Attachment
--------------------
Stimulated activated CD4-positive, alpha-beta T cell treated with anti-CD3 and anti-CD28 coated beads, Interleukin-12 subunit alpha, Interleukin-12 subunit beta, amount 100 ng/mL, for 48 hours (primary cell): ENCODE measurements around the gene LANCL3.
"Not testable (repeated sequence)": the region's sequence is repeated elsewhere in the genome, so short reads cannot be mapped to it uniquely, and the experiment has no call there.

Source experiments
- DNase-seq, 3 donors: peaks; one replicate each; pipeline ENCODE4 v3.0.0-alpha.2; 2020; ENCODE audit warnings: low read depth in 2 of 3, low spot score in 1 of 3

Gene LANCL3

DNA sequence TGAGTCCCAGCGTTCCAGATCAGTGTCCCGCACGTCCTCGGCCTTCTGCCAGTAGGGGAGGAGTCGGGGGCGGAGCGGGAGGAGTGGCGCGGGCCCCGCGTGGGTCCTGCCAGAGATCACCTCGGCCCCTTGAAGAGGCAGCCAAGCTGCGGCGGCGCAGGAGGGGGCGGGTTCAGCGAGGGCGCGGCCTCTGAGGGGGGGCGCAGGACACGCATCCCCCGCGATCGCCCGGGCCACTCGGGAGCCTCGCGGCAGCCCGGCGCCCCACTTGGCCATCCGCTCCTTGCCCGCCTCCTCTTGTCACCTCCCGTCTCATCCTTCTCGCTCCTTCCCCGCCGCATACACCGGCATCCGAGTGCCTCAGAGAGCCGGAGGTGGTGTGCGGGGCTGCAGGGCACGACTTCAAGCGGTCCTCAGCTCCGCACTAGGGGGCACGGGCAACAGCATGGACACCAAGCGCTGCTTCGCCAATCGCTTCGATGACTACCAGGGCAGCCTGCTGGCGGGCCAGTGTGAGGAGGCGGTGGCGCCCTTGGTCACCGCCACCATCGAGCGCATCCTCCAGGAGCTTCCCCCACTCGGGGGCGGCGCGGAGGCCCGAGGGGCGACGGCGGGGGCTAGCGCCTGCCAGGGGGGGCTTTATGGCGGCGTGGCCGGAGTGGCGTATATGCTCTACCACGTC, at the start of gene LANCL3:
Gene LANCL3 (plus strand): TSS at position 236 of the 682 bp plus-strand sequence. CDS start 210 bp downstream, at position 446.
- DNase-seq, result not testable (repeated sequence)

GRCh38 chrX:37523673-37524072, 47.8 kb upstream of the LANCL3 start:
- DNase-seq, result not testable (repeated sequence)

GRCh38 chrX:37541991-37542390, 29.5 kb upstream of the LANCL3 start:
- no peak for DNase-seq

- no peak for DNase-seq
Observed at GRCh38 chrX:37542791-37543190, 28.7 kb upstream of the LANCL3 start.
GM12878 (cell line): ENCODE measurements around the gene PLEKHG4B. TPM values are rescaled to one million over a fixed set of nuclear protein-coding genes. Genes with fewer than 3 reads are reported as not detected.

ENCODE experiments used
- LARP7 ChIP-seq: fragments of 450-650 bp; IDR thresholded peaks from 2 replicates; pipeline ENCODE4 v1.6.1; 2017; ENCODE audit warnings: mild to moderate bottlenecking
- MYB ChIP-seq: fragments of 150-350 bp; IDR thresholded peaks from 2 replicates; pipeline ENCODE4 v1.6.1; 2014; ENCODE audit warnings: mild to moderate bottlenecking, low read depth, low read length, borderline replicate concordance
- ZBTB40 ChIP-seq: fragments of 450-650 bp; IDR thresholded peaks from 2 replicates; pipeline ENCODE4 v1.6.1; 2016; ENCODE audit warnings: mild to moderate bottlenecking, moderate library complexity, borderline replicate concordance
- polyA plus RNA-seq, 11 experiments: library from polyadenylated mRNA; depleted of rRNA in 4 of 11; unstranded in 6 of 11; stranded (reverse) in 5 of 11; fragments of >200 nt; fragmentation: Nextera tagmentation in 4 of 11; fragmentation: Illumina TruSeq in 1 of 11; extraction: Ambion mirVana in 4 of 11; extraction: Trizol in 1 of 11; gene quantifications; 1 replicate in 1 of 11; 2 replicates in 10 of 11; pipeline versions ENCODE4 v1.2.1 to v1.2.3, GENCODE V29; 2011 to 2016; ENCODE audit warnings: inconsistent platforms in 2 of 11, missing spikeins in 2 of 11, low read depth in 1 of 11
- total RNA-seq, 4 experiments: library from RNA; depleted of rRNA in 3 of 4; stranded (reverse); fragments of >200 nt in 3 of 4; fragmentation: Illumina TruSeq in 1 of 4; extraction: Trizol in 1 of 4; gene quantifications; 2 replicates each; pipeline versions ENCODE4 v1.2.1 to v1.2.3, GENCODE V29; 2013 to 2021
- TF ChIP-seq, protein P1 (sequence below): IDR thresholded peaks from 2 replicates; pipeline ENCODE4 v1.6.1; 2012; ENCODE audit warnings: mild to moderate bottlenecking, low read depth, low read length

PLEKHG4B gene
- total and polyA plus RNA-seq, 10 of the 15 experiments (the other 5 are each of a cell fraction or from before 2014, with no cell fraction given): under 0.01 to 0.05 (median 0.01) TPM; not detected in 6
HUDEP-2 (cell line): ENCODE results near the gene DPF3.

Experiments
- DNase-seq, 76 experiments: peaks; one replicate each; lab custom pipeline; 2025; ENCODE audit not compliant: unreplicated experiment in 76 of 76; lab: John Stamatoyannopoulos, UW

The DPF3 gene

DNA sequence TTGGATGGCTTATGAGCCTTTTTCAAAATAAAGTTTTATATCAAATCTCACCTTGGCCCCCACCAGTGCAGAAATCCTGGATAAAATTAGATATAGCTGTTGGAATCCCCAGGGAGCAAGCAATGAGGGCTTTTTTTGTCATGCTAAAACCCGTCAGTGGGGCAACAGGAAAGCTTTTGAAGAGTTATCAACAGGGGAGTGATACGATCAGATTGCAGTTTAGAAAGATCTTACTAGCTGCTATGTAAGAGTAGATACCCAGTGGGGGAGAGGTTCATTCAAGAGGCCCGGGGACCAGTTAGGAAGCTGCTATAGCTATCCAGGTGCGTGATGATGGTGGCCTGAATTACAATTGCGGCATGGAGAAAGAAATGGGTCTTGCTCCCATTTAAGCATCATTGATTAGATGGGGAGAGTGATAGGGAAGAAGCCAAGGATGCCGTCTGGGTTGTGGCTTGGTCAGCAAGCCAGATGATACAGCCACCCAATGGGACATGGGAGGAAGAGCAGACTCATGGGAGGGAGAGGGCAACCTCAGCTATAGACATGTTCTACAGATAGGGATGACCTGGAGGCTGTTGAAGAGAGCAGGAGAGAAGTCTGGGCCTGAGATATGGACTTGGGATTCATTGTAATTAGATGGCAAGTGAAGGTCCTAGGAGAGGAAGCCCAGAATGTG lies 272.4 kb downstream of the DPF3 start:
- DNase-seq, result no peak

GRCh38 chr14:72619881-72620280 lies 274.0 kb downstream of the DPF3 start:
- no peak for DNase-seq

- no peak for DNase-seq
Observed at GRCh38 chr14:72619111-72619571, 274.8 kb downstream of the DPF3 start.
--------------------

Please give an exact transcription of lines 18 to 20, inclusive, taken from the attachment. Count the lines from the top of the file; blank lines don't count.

- MYB ChIP-seq: fragments of 150-350 bp; IDR thresholded peaks from 2 replicates; pipeline ENCODE4 v1.6.1; 2014; ENCODE audit warnings: mild to moderate bottlenecking, low read depth, low read length, borderline replicate concordance
- ZBTB40 ChIP-seq: fragments of 450-650 bp; IDR thresholded peaks from 2 replicates; pipeline ENCODE4 v1.6.1; 2016; ENCODE audit warnings: mild to moderate bottlenecking, moderate library complexity, borderline replicate concordance
- polyA plus RNA-seq, 11 experiments: library from polyadenylated mRNA; depleted of rRNA in 4 of 11; unstranded in 6 of 11; stranded (reverse) in 5 of 11; fragments of >200 nt; fragmentation: Nextera tagmentation in 4 of 11; fragmentation: Illumina TruSeq in 1 of 11; extraction: Ambion mirVana in 4 of 11; extraction: Trizol in 1 of 11; gene quantifications; 1 replicate in 1 of 11; 2 replicates in 10 of 11; pipeline versions ENCODE4 v1.2.1 to v1.2.3, GENCODE V29; 2011 to 2016; ENCODE audit warnings: inconsistent platforms in 2 of 11, missing spikeins in 2 of 11, low read depth in 1 of 11